J Biol Chem. 2012 May 25;287(22):18524-34.
Bulling S, Schicker K, Zhang YW, Steinkellner T, Stockner T, Gruber CW, Boehm S, Freissmuth M, Rudnick G, Sitte HH, Sandtner W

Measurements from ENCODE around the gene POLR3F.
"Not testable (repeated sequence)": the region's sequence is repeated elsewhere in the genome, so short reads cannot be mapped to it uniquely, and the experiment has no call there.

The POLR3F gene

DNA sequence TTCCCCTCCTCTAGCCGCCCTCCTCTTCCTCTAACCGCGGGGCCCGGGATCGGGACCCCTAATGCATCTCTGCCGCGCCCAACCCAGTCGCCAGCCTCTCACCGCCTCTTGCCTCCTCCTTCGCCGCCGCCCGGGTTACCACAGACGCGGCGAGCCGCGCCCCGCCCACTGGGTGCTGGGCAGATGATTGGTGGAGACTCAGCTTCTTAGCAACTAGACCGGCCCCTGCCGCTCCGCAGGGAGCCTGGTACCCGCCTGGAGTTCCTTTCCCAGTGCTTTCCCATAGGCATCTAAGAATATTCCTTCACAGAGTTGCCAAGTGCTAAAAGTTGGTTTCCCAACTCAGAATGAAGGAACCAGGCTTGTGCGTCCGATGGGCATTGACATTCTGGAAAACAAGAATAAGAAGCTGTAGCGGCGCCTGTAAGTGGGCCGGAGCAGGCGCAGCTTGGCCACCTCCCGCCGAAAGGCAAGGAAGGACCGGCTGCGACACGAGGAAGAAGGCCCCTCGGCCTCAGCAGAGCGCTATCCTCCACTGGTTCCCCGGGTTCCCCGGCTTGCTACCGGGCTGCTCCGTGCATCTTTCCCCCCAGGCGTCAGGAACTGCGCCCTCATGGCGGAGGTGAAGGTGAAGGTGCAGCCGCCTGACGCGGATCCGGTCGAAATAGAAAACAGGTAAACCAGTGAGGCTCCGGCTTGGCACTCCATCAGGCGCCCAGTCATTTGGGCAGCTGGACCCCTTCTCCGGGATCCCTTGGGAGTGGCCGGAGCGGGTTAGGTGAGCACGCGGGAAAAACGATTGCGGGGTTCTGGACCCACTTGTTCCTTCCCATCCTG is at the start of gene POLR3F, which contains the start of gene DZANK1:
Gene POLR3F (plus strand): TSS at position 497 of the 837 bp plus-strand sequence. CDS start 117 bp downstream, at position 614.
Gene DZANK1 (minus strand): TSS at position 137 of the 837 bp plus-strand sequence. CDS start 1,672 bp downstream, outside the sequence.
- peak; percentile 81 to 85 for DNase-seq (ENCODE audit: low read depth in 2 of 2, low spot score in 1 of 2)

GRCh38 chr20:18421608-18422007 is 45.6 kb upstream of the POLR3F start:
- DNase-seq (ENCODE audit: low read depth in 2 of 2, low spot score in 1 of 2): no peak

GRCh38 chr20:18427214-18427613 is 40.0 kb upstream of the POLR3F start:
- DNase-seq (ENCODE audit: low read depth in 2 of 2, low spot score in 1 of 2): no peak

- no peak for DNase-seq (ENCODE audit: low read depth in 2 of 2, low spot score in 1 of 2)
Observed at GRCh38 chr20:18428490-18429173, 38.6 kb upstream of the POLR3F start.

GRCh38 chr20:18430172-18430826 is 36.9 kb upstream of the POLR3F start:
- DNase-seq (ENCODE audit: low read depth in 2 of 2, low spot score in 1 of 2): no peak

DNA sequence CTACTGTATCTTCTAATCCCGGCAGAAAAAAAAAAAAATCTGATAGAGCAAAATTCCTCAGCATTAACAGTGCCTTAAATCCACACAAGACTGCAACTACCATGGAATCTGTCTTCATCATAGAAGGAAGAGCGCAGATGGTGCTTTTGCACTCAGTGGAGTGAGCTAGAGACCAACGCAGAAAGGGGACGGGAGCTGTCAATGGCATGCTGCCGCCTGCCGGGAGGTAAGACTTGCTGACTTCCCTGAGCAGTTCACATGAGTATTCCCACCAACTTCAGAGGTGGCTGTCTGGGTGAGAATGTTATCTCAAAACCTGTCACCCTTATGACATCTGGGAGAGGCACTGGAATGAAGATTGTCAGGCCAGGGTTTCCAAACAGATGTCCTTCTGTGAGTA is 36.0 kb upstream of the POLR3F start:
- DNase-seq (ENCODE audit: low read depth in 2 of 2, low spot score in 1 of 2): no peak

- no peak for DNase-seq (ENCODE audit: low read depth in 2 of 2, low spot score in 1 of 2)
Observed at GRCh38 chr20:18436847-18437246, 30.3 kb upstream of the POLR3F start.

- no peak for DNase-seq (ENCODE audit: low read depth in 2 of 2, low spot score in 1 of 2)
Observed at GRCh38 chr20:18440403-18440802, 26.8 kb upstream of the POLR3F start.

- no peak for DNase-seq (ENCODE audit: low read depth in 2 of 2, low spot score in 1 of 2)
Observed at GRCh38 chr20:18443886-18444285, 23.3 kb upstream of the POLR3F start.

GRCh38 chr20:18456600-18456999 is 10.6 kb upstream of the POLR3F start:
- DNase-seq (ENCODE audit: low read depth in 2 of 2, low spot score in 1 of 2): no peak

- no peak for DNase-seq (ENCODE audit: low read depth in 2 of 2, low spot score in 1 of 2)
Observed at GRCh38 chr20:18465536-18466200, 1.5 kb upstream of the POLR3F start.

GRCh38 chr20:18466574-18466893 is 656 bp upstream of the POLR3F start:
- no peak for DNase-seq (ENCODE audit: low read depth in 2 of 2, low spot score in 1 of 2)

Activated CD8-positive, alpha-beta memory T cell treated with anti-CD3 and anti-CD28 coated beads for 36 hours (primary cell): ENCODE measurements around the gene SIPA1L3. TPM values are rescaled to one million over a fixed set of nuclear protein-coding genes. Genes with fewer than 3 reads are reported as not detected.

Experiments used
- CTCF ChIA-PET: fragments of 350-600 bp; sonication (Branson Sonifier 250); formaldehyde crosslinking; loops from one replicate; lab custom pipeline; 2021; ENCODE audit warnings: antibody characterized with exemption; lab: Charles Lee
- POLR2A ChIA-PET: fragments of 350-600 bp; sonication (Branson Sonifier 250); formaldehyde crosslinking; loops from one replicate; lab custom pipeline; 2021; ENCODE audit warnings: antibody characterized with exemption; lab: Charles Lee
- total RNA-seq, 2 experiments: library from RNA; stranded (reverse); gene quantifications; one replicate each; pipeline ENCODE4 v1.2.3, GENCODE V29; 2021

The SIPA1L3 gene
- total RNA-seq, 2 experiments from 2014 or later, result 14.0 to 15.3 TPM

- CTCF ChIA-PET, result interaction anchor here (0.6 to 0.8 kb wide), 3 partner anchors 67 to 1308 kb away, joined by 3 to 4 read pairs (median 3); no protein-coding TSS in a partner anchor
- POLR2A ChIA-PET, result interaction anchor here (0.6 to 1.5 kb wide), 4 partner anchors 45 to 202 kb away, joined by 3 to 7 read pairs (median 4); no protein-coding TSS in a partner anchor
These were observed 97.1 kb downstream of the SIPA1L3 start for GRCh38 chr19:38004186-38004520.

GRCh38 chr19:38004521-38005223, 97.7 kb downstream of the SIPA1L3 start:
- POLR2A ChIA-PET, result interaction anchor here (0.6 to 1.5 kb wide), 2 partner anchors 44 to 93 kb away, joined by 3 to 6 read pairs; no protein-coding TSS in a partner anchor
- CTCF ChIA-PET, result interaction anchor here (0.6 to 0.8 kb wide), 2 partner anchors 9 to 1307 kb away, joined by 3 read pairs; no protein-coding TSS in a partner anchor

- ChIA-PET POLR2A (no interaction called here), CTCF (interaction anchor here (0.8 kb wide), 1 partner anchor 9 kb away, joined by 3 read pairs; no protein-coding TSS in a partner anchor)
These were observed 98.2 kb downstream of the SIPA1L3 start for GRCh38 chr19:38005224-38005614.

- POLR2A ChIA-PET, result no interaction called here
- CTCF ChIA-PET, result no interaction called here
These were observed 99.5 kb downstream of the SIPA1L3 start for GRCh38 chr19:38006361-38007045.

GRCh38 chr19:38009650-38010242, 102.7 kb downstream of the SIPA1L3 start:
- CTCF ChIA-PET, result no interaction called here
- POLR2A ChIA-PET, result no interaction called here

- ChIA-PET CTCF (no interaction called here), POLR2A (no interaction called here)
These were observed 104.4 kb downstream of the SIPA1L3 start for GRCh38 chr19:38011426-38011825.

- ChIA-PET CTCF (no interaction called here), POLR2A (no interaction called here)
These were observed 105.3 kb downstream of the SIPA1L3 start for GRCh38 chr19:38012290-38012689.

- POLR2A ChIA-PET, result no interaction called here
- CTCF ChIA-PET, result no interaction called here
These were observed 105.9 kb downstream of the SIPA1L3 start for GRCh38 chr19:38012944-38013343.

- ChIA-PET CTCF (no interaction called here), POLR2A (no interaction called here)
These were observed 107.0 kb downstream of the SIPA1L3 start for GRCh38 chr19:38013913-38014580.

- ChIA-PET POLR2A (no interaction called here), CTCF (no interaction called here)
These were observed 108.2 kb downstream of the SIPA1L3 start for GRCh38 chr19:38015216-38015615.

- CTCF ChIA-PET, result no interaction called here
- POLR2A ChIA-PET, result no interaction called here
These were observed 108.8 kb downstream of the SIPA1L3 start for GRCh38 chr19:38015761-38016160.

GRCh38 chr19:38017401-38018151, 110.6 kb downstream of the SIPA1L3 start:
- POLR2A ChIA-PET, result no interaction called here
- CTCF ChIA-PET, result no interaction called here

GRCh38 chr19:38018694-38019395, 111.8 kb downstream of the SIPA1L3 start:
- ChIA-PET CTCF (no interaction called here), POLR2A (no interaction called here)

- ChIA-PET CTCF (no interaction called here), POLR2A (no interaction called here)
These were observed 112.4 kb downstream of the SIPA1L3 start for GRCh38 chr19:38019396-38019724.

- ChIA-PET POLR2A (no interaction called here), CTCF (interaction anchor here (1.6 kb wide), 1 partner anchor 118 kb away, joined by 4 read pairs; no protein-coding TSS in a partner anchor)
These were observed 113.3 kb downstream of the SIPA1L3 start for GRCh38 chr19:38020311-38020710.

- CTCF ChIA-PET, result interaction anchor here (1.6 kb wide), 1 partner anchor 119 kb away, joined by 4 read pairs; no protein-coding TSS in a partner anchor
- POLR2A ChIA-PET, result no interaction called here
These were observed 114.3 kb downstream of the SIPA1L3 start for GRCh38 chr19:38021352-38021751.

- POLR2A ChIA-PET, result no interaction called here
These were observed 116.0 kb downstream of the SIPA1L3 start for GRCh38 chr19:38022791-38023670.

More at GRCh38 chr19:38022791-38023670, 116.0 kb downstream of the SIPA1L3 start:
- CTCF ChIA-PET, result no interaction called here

Ibogaine, a hallucinogenic alkaloid proposed as a treatment for opiate withdrawal, has been shown to inhibit serotonin transporter (SERT) noncompetitively, in contrast to all other known inhibitors, which are competitive with substrate. Ibogaine binding to SERT increases accessibility in the permeation pathway connecting the substrate-binding site with the cytoplasm. Because of the structural similarity between ibogaine and serotonin, it had been suggested that ibogaine binds to the substrate site of SERT. The results presented here show that ibogaine binds to a distinct site, accessible from the cell exterior, to inhibit both serotonin transport and serotonin-induced ionic currents. Ibogaine noncompetitively inhibited transport by both SERT and the homologous dopamine transporter (DAT). Ibogaine blocked substrate-induced currents also in DAT and increased accessibility of the DAT cytoplasmic permeation pathway. When present on the cell exterior, ibogaine inhibited SERT substrate-induced currents, but not when it was introduced into the cytoplasm through the patch electrode. Similar to noncompetitive transport inhibition, the current block was not reversed by increasing substrate concentration. The kinetics of inhibitor binding and dissociation, as determined by their effect on SERT currents, indicated that ibogaine does not inhibit by forming a long-lived complex with SERT, but rather binds directly to the transporter in an inward-open conformation. A kinetic model for transport describing the noncompetitive action of ibogaine and the competitive action of cocaine accounts well for the results of the present study.